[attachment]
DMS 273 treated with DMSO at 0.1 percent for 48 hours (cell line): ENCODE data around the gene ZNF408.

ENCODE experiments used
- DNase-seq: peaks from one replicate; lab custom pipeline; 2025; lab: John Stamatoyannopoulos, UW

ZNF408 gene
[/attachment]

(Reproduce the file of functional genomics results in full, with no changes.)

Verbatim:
DMS 273 treated with DMSO at 0.1 percent for 48 hours (cell line): ENCODE data around the gene ZNF408.

ENCODE experiments used
- DNase-seq: peaks from one replicate; lab custom pipeline; 2025; lab: John Stamatoyannopoulos, UW

ZNF408 gene